4. PrenticeBoyofDerry

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    Ideally brick laying should not be done if the temp is 3 degrees c or below, 4 degrees c and rising is the guidelines.
    So wait until you have them temps or you could well be wasting your time, then wrap the wall up.
    It will also help if you ad plasticisers and frost prevention admixtures.
     
  5. WabbitPoo

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    It would also help if you used some punctuation in your text - I gave up reading, if I'm honest.
     
  6. elsmore1

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    thank you all for the replies, the mortar is quite hard now But I will leave until temps go up a bit. sorry about puntuation I wrote this a bit hurried and wrote too much also.

    the hessian has protected bricks from frost as I have checked each day.

    regards
     
  7. r896neo

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    Does no one here use rapid-hardener/frostproofer in mortar? Just curious really for anyones experience with it?
     
  8. noseall

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    I am of the opinion that cement needs a certain amount of time to cure to reach peak hardness and durability. If you force this process with chemicals then i think there is a price to pay.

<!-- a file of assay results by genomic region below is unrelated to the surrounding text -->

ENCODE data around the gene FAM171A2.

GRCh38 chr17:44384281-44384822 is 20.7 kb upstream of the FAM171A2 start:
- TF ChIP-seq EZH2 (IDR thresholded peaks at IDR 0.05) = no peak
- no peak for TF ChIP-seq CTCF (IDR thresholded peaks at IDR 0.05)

I may be wrong......
     
  9. Chukka63

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    frost proofer is frost proofer not frost preventer.used it in the past and you still need to cover the wall.its not a miracle cure im afraid.
    we were forced to lay bricks ona site years ago when we were on the books.we froze our armpits off.a few daysweeks later they crumbled to nothing.that will teach the dimwit we thought.
    sit indoors in the warm on the pooter till the slightly warmer weather.
     
  10. r896neo

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    i realise it is a compromise but how do they ever build in the alps or other places with most of the year around our current temp.